LAS VEGAS (KSNV & MyNews3) -- There is more criticism for a controversial decision by the Clark County sheriff.
The public is reaching out to local representatives to voice frustrations after Sheriff Doug Gillespie chose to suspend an officer 40 hours for shooting an unarmed man last November.
Officer Jacquar Roston shot Lawrence Gordan, an unarmed 22-year-old man in the leg.
The officer was convinced Gordan was reaching for a gun. It was this shooting that went in front of a Use of Force review board, a panel of citizens and police representatives.
They looked at all the facts and recommended that Roston be fired but instead, the sheriff decided to suspend the officer for 40 hours.
Since that decision, six members of the Use of Force review board have resigned. The calls have been flooding in and all of this weighs on some very important decisions the commissioner will have to make in the future, namely the more cops bill which would raise taxes to fund new officers
“Itis certainly going to weigh on your mind i mean it weighs on the minds of the constituents I haven’t had one person call me up and say it was a great decision the sheriff made to overrule the review board. I haven’t had one, I’ve had several that called up the other way,” said Commissioner Steve Sisolak.
Allen Lichtenstein, the attorney for the American Civil Liberties Union of Nevada, who helped create the a reveiw board, told News 3 the decision has badly damaged the relationship between the police and the public.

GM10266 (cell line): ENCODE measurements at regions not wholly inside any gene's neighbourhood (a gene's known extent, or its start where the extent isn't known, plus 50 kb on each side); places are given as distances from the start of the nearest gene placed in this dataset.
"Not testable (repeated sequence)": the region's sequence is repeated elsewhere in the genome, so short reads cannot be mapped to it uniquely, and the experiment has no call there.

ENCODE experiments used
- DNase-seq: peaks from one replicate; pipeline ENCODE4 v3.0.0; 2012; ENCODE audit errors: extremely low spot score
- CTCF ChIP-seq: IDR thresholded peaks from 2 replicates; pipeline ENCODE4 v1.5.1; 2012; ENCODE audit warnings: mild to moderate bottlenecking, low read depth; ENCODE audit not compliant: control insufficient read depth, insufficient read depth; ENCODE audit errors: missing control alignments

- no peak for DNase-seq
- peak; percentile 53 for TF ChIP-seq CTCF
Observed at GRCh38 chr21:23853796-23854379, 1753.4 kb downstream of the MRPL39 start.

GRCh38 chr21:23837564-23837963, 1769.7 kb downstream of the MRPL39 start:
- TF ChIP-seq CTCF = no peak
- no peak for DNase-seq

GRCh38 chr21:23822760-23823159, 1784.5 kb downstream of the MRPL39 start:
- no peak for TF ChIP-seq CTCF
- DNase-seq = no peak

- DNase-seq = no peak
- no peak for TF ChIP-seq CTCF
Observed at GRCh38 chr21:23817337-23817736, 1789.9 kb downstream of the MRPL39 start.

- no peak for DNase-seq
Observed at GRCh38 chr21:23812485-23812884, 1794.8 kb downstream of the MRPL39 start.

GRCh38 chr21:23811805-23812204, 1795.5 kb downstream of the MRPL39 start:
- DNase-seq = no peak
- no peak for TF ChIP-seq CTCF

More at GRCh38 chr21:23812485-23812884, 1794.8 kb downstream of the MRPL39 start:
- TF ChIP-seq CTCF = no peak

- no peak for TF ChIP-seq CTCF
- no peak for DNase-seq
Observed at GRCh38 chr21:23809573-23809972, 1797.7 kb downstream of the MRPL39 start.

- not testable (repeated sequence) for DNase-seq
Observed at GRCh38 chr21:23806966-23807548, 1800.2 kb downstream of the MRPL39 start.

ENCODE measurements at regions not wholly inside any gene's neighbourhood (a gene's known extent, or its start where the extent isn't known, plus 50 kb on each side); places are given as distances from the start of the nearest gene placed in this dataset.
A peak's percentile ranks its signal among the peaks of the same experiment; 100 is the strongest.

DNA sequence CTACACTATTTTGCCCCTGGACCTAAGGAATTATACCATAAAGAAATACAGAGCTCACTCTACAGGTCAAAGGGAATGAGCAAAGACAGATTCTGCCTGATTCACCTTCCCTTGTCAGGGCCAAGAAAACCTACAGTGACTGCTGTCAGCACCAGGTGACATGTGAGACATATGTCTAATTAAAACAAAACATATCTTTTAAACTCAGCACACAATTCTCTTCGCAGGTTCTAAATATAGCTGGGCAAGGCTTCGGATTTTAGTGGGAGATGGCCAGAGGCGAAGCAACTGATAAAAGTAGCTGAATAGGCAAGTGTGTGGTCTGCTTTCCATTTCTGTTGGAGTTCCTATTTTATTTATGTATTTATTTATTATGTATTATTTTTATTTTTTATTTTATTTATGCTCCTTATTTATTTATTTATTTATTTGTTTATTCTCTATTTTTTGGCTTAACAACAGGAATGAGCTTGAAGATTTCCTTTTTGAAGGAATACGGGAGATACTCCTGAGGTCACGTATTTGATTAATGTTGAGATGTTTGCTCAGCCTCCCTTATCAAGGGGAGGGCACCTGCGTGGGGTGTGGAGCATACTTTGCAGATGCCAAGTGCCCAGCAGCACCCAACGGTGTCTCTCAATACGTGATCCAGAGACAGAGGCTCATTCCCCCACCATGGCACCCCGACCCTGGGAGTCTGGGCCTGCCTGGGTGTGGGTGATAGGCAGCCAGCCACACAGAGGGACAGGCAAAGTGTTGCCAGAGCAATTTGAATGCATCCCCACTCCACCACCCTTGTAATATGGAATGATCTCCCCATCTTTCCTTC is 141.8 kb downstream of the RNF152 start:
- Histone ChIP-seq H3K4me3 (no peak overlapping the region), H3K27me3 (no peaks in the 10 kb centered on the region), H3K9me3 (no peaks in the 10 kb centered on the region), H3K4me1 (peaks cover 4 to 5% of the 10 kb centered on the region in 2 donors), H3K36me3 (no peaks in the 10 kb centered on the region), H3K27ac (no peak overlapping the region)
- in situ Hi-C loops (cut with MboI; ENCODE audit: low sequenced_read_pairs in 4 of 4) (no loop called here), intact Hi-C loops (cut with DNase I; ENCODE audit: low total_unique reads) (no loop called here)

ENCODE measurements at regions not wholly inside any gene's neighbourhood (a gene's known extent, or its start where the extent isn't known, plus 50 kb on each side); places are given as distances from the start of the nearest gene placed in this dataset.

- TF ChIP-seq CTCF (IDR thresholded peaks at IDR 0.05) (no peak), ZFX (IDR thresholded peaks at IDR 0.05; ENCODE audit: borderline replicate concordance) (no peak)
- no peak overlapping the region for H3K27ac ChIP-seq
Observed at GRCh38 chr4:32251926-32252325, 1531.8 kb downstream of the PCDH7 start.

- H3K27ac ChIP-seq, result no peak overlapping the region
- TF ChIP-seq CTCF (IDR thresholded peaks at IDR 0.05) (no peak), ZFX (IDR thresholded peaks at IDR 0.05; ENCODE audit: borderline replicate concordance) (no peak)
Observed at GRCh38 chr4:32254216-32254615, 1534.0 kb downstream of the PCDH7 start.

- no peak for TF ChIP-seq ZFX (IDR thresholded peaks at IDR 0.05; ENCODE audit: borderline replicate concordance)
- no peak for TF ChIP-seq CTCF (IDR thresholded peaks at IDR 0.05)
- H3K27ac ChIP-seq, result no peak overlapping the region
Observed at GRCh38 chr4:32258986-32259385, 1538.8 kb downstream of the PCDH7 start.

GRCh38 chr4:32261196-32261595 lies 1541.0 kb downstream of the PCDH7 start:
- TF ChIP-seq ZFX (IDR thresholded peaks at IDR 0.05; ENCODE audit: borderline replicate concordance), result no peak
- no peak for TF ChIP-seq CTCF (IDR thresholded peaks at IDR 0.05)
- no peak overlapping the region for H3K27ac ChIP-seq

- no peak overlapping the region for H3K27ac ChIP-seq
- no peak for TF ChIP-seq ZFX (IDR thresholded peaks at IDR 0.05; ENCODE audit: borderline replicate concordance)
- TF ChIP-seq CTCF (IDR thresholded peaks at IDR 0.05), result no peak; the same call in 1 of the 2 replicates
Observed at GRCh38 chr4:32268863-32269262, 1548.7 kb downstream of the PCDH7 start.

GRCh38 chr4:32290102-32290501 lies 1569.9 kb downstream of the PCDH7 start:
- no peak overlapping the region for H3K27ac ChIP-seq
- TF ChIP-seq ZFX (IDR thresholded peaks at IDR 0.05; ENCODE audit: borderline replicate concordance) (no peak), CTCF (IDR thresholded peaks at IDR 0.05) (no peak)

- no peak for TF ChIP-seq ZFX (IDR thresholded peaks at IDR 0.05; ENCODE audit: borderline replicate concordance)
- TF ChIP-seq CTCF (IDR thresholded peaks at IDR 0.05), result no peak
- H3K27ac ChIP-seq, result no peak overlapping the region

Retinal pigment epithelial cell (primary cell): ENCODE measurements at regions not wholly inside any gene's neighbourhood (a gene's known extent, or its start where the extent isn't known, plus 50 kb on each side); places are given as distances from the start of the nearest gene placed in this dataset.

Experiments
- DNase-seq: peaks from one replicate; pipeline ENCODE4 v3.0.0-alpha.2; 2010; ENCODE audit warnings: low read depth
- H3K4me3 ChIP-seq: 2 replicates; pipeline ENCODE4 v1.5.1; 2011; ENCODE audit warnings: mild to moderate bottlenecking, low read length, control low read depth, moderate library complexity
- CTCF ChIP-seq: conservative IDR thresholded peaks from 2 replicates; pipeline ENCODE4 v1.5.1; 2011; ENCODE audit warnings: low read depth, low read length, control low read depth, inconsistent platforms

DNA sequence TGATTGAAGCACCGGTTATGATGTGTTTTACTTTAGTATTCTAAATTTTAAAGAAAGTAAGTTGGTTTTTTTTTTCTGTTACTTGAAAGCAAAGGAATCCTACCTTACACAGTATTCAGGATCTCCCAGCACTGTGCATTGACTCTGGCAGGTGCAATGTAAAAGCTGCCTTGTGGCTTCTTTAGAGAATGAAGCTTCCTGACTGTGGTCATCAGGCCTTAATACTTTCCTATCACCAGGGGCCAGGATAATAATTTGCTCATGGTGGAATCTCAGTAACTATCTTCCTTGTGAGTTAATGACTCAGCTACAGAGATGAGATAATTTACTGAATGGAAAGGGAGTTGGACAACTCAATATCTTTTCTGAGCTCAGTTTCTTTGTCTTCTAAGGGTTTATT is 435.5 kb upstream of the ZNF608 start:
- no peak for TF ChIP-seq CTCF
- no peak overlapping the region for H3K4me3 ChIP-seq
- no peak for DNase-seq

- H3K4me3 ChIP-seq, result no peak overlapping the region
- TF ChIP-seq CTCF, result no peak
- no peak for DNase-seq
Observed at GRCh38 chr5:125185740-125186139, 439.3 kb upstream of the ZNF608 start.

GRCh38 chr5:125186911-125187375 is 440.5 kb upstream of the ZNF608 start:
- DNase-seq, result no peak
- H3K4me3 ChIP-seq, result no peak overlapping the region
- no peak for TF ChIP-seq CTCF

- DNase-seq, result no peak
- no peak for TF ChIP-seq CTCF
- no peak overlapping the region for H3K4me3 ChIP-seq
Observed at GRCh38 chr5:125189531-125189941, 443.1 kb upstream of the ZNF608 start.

Lichtenstein said he was skeptical from the moment the board was created.
He was skeptical that Metro would live up to the promise of keeping the public involved and now he's worried his fears have been realized.
For Gordan, a November trip to a park was life changing.
Gordan received permanent injuries and what seems like permanent medical debt.
Roston lost a paycheck and was suspended 40 hours.
"If the idea was to have Metro have greater cooperation from the public and have the public have more faith in metro I think that has been severely damaged," Lichtenstein said.
"The skepticism, which is unfortunate, but it comes from a history of Metro promising more citizen-friendly kinds of actions than it delivers," Lichtenstein said.
Here's how the process works.
The officer, in this case Roston, has the shooting investigated. The case is looked at by the Use of Force board, which includes four citizens, and a tactical review board with two citizens.
They make their recomendation, in this case to fire Roston, and the sheriff accepts it or modifies it.
Then there is a pre-termination hearing to make the firing final.
For Roston, that is where his job was saved and the review board's decision was tossed.